I'm really looking forward to seeing Julie Byrne, I've been sitting with her record for a long time, the last year or so, it was sort of a soundtrack to our previous trip over to Europe; so it's fitting that we'll finally get to see her live this time around. There's also the new Basin Rock signing, Jim Ghedi, who I've met before and seen play, I love his music, he's just fantastic, young and from Sheffield, but playing this timeless folk music that's really moving. It'll be great to hang out with all the Basin Rock crew in general and get everyone in one place.

Den Field, Basin Rock

I don't get out of the valley much but a few months back word had spread even as far as even Mytholmroyd I'd here later, from Manchester, of something or someone called W.H LUNG. So one Friday I made the short and sometimes scenic train journey from Todmorden to see what was what, half hoping to find the next F.J. McMahon or J.C. Frank. How wrong I could be. For what transpired was a group of 4 or 5 people, of what sex I can't be sure and playing what instruments I don't know (I think my ale may have been laced by some old rogues I befriended beforehand) and the room was darky lit.

What I do know is what followed was that of the most transportive and the best sort of anthemic hypnotic pop that I've ever experienced in the flesh – each slab hitting harder than the last. Each word sung had added meaning with each repetition. And this was not just in the context that this was a first time outing. So transfixed I lost track of time and missed the last train to Caldervale, leaving me to frequent the less salubrious late night spots the city has to offer and wander Spice World til first light and the train home - all in a soft glow and with a buzz only achieved from feeling something special for the first time. I might not even go and see them to Totnes in case I sully that. But I probably will. Inspiration!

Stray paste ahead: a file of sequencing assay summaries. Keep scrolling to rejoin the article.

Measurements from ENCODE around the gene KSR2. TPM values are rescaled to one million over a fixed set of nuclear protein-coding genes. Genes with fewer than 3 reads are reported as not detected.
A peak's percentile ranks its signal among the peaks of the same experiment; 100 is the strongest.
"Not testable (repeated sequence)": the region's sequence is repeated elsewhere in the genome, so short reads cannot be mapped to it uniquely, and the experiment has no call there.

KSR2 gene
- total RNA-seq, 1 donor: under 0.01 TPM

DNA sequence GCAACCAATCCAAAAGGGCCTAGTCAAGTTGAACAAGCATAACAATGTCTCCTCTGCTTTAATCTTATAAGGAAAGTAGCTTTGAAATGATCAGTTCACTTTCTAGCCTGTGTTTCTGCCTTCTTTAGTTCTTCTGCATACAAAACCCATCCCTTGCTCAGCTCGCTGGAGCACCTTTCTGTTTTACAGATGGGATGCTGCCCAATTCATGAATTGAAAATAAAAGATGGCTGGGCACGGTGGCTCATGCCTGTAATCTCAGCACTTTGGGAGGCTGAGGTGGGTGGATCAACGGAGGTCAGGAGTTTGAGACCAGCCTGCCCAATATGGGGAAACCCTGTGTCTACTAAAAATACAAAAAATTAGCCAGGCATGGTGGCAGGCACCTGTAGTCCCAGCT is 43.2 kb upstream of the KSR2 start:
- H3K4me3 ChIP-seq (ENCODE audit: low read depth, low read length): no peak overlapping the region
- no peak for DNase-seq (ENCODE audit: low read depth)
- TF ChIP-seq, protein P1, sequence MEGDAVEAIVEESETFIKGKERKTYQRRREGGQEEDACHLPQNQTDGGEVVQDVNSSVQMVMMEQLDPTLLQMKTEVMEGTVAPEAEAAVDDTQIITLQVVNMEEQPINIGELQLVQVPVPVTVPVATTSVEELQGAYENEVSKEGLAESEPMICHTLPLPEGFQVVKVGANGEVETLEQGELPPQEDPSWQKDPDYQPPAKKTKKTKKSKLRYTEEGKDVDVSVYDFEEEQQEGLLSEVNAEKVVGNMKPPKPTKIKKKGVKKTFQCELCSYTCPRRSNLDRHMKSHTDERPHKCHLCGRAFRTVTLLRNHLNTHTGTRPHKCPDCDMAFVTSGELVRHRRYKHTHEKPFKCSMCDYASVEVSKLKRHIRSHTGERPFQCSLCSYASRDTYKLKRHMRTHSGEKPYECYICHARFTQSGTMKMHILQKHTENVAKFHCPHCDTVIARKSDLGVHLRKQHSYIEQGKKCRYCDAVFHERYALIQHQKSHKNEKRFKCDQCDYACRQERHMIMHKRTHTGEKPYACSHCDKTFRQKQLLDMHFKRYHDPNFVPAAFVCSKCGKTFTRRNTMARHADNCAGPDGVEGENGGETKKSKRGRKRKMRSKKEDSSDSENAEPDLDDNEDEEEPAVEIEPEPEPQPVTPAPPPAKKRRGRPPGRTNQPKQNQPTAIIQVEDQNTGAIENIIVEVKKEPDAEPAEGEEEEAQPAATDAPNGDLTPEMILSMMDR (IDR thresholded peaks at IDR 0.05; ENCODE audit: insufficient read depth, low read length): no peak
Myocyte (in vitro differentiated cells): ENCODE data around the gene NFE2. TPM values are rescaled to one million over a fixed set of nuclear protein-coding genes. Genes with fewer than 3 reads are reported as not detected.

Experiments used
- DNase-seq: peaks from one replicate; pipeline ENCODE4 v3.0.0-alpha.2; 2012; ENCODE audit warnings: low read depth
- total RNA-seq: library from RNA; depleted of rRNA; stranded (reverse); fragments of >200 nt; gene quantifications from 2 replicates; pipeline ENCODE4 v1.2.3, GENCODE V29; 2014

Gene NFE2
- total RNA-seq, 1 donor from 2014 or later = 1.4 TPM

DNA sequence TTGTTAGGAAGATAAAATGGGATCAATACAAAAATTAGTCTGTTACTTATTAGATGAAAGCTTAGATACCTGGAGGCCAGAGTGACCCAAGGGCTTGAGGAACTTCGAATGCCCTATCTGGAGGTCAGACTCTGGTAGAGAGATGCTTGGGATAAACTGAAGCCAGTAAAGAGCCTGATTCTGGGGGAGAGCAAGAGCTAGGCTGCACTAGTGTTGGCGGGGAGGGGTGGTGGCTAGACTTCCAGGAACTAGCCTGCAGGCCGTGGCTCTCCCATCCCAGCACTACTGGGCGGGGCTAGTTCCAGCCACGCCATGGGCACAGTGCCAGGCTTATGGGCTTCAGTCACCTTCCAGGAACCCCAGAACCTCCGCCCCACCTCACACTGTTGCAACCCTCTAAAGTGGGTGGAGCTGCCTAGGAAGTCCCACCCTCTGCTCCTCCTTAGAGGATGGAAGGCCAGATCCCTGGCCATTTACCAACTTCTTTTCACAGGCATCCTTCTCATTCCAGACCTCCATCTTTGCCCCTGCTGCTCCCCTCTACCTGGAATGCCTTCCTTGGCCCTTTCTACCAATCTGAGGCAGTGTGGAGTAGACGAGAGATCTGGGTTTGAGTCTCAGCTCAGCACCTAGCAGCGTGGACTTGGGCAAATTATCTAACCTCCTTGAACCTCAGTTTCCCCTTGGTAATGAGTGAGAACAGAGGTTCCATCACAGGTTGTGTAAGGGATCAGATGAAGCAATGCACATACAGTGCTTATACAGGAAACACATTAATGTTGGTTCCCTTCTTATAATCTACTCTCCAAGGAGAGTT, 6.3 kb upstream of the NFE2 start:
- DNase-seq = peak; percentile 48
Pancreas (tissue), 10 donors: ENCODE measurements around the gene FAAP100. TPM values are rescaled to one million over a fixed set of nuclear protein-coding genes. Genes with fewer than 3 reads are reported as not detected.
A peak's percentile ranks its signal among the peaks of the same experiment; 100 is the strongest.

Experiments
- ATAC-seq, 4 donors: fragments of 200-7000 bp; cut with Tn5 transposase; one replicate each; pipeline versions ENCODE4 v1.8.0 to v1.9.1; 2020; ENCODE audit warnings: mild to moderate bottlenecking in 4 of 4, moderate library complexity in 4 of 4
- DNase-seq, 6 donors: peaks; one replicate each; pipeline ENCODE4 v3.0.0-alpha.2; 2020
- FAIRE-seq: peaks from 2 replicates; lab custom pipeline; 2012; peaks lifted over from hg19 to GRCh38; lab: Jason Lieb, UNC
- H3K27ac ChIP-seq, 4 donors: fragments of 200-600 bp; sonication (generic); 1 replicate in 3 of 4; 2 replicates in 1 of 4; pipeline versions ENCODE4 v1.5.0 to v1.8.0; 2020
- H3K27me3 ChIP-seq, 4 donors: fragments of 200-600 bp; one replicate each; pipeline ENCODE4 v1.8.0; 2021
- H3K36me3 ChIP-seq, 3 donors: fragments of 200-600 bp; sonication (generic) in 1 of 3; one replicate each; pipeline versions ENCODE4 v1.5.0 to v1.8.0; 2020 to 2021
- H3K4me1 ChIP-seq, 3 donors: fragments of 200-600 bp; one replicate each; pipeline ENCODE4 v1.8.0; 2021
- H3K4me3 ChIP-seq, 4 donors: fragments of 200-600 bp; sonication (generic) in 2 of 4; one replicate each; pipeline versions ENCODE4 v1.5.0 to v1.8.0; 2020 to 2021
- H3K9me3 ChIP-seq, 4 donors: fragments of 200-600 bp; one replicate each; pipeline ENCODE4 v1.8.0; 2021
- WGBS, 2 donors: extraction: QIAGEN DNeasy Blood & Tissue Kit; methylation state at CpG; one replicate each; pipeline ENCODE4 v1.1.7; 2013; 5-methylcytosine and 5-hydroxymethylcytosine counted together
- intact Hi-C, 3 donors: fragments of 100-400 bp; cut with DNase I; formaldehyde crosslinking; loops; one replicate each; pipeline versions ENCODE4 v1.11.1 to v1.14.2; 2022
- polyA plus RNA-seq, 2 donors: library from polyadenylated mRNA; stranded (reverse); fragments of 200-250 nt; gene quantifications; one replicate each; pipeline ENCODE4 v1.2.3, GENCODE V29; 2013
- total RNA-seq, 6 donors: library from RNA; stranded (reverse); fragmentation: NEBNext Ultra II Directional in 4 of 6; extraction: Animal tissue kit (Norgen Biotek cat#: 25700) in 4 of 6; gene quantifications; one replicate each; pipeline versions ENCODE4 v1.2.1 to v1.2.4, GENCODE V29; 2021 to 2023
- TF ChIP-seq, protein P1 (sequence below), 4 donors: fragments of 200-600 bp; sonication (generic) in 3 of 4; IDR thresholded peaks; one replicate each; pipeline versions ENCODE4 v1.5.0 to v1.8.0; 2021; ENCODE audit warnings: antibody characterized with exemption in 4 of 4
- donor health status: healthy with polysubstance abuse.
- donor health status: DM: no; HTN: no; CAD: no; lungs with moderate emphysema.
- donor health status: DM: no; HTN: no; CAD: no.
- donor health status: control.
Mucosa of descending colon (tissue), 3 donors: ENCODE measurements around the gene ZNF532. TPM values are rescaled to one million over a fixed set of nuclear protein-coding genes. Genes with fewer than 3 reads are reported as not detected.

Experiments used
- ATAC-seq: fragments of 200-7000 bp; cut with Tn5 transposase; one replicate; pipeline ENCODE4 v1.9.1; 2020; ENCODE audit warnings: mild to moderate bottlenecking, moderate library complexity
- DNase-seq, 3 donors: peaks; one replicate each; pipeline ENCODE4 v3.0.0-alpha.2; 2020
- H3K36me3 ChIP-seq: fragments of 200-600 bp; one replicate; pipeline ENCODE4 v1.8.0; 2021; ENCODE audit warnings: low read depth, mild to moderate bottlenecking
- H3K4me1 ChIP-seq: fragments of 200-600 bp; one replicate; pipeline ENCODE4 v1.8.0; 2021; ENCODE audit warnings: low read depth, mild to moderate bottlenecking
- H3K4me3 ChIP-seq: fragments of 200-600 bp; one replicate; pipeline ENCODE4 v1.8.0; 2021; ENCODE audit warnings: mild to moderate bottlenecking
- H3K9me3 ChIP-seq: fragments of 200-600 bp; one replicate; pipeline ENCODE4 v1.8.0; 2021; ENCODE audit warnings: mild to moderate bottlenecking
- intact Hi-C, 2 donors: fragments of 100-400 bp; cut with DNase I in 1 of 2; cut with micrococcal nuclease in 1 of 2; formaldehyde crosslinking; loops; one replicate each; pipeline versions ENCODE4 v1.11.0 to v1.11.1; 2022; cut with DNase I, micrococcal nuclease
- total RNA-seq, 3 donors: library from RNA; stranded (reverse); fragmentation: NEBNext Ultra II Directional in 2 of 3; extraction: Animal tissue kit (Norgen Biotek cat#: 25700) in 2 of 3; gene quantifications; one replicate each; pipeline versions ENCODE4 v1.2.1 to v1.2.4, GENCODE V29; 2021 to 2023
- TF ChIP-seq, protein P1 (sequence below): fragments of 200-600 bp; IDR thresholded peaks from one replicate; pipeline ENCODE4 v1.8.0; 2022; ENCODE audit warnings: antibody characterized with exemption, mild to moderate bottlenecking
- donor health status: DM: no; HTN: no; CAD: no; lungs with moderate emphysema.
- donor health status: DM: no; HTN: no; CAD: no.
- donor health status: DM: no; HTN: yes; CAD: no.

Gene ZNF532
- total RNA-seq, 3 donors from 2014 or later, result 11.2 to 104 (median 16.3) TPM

This year's Sea Change Festival takes place in Totness this Bank Holiday weekend. The Quietus will be curating our own stage, with Blanck Mass Chris Forsyth and The Solar Motel Band, Grumbling Fur, Mai Mai Mai, Jane Weaver, Hey Colossus, Sex Swing, Rats on Rafts, Trembling Bells and ILL. For all the info, click here